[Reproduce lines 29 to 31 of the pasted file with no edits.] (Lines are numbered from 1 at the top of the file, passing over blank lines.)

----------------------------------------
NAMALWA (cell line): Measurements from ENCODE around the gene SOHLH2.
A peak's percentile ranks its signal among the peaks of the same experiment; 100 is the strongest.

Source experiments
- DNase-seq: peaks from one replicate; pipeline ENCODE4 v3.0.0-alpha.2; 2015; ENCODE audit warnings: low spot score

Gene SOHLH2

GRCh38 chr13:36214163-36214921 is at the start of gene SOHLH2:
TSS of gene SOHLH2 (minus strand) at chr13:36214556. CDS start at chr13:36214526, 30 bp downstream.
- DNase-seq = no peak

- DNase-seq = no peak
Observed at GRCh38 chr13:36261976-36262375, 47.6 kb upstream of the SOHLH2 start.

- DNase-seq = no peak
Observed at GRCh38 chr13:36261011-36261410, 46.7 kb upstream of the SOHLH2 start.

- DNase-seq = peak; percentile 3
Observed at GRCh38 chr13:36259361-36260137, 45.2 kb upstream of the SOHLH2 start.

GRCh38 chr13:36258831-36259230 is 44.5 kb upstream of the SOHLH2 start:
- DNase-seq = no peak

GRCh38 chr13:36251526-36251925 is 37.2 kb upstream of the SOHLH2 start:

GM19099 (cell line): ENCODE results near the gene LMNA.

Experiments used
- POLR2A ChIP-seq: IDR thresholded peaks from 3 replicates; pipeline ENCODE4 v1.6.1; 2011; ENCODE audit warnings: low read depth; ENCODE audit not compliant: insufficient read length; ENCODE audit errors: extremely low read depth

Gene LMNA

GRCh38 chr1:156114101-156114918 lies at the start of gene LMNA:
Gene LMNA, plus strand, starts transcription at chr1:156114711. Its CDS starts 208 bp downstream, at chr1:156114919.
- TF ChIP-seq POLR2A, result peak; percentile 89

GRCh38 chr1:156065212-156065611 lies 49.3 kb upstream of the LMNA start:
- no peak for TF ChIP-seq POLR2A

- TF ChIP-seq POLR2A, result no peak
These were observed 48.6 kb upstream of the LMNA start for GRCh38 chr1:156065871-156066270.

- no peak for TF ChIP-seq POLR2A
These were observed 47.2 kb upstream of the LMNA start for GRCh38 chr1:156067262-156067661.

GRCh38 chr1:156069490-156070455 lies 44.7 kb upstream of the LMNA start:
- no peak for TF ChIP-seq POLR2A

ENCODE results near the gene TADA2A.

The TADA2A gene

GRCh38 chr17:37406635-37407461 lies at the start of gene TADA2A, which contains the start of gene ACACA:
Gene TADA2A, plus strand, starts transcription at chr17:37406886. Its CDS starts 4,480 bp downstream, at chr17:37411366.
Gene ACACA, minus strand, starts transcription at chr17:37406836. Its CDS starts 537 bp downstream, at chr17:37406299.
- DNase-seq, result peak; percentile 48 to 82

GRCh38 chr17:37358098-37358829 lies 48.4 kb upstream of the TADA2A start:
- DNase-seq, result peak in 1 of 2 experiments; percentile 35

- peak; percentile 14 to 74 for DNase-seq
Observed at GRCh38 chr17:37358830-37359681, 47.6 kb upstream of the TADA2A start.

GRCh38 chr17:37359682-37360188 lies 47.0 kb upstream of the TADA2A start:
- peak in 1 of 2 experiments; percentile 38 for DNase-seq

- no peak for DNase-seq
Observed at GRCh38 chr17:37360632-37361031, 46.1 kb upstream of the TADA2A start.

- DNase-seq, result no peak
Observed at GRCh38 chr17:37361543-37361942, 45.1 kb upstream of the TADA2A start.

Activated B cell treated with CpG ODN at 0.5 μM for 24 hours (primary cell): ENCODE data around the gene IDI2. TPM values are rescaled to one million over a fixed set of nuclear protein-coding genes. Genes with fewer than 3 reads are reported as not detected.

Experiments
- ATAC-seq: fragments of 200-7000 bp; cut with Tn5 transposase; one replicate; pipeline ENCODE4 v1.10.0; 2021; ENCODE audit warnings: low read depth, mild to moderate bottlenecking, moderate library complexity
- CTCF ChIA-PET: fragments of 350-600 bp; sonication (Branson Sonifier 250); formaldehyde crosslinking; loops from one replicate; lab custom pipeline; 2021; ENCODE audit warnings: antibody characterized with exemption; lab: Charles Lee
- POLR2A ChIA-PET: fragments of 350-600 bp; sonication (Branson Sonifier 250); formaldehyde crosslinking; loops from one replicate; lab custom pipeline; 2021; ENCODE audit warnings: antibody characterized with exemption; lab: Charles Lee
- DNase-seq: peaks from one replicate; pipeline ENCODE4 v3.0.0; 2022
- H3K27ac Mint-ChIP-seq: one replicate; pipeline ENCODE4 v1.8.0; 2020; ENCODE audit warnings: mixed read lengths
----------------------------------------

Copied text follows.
- no peak for TF ChIP-seq POLR2A
These were observed 47.2 kb upstream of the LMNA start for GRCh38 chr1:156067262-156067661.

GRCh38 chr1:156069490-156070455 lies 44.7 kb upstream of the LMNA start: